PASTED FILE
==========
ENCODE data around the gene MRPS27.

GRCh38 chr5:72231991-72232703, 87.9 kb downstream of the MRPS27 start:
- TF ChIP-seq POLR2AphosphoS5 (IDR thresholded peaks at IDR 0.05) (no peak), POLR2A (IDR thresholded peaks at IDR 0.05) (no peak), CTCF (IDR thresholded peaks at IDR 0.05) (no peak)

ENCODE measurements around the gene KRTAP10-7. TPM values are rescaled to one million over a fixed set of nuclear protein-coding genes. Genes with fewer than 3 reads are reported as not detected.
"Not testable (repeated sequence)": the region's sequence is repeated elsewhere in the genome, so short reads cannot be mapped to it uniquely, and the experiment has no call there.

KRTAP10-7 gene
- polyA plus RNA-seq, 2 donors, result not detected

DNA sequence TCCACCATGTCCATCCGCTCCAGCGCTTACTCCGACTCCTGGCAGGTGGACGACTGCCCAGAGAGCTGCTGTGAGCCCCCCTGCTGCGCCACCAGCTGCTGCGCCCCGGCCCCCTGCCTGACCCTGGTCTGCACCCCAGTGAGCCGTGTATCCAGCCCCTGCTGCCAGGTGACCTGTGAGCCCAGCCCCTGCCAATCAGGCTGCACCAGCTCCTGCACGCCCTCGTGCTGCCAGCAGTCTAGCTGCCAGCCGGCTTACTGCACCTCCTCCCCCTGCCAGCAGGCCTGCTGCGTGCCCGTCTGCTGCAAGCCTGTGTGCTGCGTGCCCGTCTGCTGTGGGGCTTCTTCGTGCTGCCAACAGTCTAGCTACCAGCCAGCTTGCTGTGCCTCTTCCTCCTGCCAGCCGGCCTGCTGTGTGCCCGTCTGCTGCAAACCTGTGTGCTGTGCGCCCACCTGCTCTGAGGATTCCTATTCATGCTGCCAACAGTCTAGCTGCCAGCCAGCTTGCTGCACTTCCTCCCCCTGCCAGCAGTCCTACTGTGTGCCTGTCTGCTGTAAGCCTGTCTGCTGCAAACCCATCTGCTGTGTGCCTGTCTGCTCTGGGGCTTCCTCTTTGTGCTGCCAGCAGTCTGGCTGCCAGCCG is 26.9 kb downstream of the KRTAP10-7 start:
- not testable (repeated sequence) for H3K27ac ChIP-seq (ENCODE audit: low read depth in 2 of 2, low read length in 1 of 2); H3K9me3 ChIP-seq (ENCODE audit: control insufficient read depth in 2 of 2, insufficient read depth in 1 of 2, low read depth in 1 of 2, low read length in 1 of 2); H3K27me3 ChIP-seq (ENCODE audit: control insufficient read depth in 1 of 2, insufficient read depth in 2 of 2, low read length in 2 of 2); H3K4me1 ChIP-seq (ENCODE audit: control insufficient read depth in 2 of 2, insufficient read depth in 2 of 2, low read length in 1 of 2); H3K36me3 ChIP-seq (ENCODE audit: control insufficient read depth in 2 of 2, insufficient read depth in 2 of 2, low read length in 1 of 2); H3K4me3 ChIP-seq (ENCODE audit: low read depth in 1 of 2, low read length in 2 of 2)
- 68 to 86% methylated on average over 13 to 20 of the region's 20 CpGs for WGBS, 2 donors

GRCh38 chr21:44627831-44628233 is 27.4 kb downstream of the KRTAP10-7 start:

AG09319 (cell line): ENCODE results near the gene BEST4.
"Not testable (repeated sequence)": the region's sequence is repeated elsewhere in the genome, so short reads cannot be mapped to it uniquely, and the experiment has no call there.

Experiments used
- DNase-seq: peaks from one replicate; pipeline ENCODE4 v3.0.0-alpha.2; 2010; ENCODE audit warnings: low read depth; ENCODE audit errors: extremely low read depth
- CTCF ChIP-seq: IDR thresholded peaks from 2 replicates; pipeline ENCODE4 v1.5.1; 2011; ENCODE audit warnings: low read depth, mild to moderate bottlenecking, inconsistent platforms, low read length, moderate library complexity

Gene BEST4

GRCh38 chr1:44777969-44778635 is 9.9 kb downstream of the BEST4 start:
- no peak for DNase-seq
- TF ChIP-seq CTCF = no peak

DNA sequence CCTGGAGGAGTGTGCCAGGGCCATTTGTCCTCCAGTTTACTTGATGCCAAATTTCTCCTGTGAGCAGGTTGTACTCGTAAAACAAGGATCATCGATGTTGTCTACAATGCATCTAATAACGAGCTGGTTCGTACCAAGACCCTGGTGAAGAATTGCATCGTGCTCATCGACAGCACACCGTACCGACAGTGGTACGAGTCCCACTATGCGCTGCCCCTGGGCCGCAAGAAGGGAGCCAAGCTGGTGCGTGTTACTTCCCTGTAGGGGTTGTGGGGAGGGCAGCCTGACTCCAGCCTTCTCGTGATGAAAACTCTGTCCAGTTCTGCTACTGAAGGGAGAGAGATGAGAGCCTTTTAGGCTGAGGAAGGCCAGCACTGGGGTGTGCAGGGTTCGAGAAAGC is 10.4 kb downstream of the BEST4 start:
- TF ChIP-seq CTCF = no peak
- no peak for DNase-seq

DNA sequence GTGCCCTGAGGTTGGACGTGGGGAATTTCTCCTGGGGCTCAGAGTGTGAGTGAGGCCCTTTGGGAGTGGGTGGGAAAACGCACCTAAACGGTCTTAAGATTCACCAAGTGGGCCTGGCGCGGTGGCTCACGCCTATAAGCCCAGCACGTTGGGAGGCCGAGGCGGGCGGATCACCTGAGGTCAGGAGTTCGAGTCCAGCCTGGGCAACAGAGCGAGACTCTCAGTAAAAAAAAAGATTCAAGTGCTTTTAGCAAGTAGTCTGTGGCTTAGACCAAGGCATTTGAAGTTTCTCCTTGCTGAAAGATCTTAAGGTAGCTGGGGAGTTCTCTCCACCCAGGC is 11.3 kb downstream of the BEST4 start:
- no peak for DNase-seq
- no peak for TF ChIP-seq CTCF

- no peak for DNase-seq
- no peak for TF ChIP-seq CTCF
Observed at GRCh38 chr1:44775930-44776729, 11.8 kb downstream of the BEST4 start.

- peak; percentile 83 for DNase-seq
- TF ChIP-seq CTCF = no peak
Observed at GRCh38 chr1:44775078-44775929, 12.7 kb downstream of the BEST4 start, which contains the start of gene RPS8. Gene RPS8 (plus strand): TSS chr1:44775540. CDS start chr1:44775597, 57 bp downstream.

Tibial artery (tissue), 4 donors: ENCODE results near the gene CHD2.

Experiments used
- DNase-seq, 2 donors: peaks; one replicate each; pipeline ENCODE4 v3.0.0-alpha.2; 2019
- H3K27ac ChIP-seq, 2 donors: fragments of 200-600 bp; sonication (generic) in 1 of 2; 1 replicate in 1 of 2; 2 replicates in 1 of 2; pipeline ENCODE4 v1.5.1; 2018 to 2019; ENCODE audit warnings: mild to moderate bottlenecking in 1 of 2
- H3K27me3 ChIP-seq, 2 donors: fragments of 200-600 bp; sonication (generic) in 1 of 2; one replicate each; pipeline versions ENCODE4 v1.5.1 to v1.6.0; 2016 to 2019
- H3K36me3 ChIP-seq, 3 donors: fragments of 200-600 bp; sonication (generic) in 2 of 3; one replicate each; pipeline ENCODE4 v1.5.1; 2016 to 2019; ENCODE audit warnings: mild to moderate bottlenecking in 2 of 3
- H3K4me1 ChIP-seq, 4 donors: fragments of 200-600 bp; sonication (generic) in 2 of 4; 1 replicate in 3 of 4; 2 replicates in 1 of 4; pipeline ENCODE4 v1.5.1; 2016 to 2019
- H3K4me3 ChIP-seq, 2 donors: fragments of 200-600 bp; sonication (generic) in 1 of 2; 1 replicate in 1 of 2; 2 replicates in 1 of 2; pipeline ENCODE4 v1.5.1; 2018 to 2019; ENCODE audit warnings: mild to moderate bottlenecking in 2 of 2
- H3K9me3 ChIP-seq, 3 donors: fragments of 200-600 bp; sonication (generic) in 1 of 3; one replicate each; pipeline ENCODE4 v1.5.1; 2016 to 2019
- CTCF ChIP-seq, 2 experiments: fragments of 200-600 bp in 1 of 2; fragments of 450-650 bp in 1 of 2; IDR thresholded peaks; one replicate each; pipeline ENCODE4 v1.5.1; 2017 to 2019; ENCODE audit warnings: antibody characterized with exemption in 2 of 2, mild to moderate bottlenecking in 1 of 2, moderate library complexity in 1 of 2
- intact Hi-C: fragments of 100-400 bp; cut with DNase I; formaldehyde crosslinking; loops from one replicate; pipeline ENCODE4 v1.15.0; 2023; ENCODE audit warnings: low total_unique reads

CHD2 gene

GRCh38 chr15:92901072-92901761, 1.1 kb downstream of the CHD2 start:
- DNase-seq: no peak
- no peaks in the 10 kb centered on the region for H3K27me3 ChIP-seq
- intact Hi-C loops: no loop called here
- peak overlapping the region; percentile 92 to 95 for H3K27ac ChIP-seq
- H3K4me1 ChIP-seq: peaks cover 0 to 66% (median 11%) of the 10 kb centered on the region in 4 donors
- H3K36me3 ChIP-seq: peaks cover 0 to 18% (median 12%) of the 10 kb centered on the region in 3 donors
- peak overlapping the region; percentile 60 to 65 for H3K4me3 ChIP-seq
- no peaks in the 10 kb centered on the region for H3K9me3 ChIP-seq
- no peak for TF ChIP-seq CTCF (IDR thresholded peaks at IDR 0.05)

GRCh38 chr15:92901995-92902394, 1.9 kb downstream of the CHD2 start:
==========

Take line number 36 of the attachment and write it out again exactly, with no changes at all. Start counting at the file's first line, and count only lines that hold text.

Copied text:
- H3K27ac ChIP-seq, 2 donors: fragments of 200-600 bp; sonication (generic) in 1 of 2; 1 replicate in 1 of 2; 2 replicates in 1 of 2; pipeline ENCODE4 v1.5.1; 2018 to 2019; ENCODE audit warnings: mild to moderate bottlenecking in 1 of 2